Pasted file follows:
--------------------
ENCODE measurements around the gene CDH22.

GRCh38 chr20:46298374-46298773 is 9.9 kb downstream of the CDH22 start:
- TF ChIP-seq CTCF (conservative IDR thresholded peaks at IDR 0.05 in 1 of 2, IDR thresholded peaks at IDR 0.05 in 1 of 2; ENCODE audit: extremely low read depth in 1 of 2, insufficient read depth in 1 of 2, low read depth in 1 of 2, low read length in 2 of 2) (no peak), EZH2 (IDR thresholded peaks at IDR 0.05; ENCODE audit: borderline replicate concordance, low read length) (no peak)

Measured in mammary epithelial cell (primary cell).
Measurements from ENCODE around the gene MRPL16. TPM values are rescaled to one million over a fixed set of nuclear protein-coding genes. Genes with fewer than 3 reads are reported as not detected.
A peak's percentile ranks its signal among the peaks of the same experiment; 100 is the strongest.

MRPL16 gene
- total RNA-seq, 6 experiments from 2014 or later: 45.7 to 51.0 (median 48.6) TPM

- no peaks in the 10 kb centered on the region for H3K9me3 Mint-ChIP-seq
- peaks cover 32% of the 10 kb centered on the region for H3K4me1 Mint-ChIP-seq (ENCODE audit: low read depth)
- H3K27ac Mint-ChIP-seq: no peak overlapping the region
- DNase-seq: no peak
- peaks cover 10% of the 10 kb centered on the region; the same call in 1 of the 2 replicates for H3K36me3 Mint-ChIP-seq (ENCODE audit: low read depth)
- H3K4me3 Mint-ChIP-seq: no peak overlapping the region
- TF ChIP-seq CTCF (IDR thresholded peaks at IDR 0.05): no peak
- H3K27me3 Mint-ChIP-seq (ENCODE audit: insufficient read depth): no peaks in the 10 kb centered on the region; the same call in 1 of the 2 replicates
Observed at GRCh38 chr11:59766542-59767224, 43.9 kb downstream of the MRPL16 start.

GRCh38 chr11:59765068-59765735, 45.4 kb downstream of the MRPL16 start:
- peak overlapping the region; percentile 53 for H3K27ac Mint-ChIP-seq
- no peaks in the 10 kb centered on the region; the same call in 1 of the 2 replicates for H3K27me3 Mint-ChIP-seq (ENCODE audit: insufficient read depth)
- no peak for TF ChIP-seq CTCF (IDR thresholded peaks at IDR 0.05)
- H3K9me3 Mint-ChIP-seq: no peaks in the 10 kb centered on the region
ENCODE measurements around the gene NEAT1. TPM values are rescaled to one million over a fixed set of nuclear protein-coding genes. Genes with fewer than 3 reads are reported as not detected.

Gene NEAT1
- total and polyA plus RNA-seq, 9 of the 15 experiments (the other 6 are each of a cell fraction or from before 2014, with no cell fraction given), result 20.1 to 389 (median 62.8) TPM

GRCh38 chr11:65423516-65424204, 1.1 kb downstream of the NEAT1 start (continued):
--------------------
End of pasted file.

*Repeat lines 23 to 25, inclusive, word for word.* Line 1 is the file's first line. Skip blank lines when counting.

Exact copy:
ENCODE measurements around the gene NEAT1. TPM values are rescaled to one million over a fixed set of nuclear protein-coding genes. Genes with fewer than 3 reads are reported as not detected.

Gene NEAT1
- total and polyA plus RNA-seq, 9 of the 15 experiments (the other 6 are each of a cell fraction or from before 2014, with no cell fraction given), result 20.1 to 389 (median 62.8) TPM